The Ivy Inn conjures up an unforgettable meal

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The Ivy Inn conjures up an unforgettable meal

I was so elated after a recent meal at The Ivy Inn that I woke my husband when I got home to tell him all about the six delicious courses that chef and owner Angelo Vangelopoulos had served us. My husband fell back to sleep halfway through the second course, but I continued my exaltation anyway. It was, after all, the best food I’ve eaten in Charlottesville in years.

(Photos by Andrea Hubbell)

I’ve been to The Ivy Inn before, but don’t think of it as a place to go on a regular basis. I suppose entrées from $22 to $36 qualify as special occasion, but you’d easily spend that much on a couple of small plates elsewhere—and you wouldn’t get a salad and slices of warm house-baked bread with them. The restaurant is out on Old Ivy Road, which is not that far off the beaten track. It doesn’t have a bar scene or a theme. It’s just a family cooking seasonal (and often local) American food and flying way under the radar doing it.

Of course, companions contribute a lot, and sharing a table with Charlotte Shelton (stockbroker by day and Vintage Virginia Apples grower/Albemarle Ciderworks cidermaker by night and weekend) and Gabriele Rausse (Monticello’s assistant director of gardens and grounds by day and winemaker by night and weekend) can’t hurt. There are only about three degrees of separation in Charlottesville (and even fewer in the food and wine world), so Gabriele and Charlotte were talking shop in no time—from how Fuji apples make terrible cider to how yellow-bellied sapsuckers are ruining the apple trees.

The Ivy Inn was where Gabriele first ate after landing in America on April 10, 1976. That was before Angelo and his father, Thomas, a Greek immigrant, purchased the restaurant in 1995. In the five years prior, Angelo had graduated from the Culinary Institute of America in Hyde Park and worked under great chefs in Washington, D.C., including Roberto Donna. Angelo’s wife, Farrell, oversees the restaurant’s all-American wine list (see Working Pour) and her brother, Penn Webster, is Angelo’s sous chef. Our charming server, Jessica, handled our incessant chatting and excessive glassware with elegance.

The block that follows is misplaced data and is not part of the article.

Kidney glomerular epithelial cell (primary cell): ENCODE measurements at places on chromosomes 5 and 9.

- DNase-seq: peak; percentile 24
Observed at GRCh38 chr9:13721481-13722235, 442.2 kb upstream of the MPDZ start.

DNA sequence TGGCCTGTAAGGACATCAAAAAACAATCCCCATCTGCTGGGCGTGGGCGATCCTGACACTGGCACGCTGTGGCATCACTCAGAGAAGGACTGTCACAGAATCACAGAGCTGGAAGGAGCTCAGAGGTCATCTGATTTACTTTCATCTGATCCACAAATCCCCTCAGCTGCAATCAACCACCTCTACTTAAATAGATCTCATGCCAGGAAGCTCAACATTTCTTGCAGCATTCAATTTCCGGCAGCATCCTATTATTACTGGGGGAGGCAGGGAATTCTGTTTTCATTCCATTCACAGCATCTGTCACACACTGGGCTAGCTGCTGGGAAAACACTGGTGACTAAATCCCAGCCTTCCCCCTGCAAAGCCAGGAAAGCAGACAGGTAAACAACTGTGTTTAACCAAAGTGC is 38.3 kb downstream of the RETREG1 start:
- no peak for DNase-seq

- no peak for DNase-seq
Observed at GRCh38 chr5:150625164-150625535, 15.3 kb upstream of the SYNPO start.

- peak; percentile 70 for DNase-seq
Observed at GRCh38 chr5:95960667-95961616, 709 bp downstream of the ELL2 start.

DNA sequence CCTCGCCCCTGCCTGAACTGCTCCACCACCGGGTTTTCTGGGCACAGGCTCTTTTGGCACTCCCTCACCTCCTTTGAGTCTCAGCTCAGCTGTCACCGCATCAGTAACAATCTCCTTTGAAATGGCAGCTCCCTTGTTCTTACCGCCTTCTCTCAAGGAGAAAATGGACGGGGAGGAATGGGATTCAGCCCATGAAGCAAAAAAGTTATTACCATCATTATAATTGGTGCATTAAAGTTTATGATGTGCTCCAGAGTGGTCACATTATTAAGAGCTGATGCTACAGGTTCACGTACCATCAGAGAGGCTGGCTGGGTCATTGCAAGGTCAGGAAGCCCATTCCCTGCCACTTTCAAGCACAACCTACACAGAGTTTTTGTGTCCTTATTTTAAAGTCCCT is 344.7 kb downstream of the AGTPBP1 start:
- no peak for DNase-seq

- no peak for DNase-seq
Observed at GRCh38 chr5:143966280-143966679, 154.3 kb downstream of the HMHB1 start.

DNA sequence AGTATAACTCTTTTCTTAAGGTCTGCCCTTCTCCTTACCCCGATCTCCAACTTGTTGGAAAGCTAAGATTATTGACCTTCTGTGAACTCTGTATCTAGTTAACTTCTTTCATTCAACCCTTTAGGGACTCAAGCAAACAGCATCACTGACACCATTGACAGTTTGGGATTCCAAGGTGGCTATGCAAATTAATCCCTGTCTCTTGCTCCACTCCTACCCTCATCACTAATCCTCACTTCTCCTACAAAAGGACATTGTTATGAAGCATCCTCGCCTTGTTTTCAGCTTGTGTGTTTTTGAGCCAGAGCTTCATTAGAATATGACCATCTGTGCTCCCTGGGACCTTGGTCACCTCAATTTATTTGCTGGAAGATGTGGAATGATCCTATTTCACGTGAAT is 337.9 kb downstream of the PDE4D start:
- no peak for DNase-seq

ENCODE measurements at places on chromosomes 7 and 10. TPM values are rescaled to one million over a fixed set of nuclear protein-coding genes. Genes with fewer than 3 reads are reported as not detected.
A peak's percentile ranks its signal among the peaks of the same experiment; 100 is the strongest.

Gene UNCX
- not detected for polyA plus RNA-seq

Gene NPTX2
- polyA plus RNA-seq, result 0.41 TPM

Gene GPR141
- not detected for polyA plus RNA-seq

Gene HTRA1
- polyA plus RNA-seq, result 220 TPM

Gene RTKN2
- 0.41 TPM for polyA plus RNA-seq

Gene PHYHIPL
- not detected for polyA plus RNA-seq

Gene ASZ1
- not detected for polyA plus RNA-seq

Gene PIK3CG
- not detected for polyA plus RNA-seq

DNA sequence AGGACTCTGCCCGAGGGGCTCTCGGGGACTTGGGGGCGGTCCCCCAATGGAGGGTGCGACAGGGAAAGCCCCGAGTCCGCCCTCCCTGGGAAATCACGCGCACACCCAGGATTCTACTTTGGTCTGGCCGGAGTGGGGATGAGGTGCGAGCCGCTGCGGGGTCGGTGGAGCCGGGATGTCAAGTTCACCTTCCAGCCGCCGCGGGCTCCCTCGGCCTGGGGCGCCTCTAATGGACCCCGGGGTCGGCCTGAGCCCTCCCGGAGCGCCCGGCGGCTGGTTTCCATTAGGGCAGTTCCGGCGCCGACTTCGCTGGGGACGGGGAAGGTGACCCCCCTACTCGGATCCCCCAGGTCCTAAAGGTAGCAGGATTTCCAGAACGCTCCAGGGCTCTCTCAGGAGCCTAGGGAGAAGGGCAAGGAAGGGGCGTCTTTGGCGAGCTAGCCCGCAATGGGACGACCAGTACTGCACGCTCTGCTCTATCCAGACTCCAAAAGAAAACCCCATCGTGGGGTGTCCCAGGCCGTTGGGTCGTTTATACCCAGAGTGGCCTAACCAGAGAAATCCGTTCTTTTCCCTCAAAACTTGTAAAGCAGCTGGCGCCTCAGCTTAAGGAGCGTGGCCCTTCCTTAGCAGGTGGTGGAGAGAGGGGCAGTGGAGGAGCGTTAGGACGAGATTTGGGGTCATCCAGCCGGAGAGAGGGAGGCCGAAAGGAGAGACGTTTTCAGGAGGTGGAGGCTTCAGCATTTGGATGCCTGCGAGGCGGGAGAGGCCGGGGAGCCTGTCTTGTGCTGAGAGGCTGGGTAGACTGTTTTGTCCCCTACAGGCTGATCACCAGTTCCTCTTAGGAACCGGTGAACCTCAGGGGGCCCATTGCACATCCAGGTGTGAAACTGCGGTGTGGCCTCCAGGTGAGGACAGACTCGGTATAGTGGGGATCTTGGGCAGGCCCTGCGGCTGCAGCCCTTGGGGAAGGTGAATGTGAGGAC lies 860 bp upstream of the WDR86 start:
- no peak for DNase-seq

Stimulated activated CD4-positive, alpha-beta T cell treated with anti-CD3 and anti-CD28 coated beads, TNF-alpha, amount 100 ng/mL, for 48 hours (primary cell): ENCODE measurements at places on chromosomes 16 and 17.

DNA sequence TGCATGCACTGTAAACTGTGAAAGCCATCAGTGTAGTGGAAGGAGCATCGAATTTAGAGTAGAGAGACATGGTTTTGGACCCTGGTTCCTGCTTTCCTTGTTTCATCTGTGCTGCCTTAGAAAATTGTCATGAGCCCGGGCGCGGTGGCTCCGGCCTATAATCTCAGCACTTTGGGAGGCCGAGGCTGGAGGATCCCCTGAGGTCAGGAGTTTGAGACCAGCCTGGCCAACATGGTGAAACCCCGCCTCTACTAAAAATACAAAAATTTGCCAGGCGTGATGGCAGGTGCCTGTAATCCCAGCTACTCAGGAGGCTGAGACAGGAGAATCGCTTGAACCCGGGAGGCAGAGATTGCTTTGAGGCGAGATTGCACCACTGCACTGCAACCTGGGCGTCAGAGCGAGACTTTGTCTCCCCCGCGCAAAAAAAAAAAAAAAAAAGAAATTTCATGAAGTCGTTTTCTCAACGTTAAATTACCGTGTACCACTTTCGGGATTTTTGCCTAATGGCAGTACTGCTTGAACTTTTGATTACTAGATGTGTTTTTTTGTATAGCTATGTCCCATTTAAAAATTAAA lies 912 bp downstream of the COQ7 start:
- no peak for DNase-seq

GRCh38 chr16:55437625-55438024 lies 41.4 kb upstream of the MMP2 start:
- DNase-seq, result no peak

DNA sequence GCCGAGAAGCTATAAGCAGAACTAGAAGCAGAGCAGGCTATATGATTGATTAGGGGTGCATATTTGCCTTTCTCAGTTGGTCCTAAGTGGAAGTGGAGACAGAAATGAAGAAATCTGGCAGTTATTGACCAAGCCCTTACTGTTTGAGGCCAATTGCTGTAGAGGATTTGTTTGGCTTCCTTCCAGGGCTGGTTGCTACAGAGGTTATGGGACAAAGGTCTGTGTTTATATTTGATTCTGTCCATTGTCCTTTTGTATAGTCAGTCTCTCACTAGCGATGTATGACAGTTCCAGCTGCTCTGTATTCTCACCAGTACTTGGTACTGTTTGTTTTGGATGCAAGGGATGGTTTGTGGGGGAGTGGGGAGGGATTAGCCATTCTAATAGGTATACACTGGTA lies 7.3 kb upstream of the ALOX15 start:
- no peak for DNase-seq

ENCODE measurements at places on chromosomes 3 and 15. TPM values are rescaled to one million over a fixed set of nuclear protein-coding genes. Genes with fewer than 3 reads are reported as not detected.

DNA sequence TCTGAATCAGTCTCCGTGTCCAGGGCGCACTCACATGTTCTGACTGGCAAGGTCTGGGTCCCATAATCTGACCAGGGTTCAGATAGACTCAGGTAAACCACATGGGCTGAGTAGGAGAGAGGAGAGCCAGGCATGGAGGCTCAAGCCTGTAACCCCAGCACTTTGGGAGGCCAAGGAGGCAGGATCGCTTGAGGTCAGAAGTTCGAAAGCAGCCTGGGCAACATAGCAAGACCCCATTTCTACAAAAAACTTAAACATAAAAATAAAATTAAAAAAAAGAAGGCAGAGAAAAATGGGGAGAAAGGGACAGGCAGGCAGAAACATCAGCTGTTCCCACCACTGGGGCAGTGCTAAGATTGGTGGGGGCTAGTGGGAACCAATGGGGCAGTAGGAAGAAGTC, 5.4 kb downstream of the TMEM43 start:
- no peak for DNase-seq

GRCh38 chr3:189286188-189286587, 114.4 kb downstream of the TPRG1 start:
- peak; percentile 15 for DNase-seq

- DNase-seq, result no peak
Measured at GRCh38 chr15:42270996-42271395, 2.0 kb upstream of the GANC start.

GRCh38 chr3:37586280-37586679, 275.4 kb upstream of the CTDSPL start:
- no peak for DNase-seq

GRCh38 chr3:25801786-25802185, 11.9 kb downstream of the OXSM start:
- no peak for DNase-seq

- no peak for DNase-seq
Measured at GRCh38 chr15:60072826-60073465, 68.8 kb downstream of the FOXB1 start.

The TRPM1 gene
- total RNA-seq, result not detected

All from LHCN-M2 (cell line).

All of that was the icing on the cake (or the malted vanilla ice cream and dried cherries over gianduia shortcake, as our luck would have it). The food was exquisite—top quality ingredients shining through Angelo’s meticulous preparations—and we ate every last bite, wetting our whistles with thoughtful, local pairings.

Piquing our appetites was a sweet potato gnoccho with crispy pork belly and a chiffonade of Brussels sprout leaves along with a cream of parsnip soup swathing a brunoise of curried apples and spiced pecans. Small forks and spoons helped us relish every last lick. The bracing acidity of Albermarle Ciderworks’ “Royal Pippin” acted as a foil to the velvety bites.

Next, pork from the Rock Barn starred three ways with rounds of perfectly pink ribeye wrapped in sausage (can I get a hallelujah?) alongside a pork shank raviolo. Gabriele provided the Pinot Grigio for the course in more ways than one (he was the first to plant the grape in Virginia after grafting it from an Oregon bud wood in 1983). His 2010 version had pear and bitter almond on the palate with a creamy finish.

Gabriele was pleasantly surprised when his Nebbiolo 2010 accompanied a pan-seared Scottish salmon over French lentils, spinach, and fennel in a red wine sauce. Gabriele said the Italians would balk at the non-traditional pairing of fish with red wine, but with the earthy lentils and rich salmon, it really worked.

The next course showed Angelo’s whimsy by pairing his favorite sandwich with a beer stein shot glass of Blue Mountain Brewery’s Classic Lager. The sandwich tucked a tender lamb meatball, pickled red onions, microgreens, and tzatziki into a toasted pita. Enrapturing us more than anything were the puffy souffléd potatoes, which looked like ladyfingers and defied my usual disregard for white potatoes.

I squealed and clapped at the arrival of the fifth course: a braised veal shank (osso buco) that came nestled upon olive oil-crushed potatoes with roasted Brussels sprouts and a generous pour of Gabriele’s currant, cedar-filled Cabernet Sauvignon Reserve 2007. I asked Angelo for marrow spoons, then Gabriele and I started with the marrow.

Somewhere between the pork and the salmon, our conversation turned from annual productions to our astrological signs. As we cleaned the last morsels from our dessert plates and Gabriele sipped espresso (which came with chocolate curls and a biscotto), Angelo poured himself a glass of Gabriele’s cabernet, and joined us at the table. The servers began to leave, warning one another to drive carefully as the night had turned foggy. The place felt like one big, happy, half-Greek family, and we were all a part of it.

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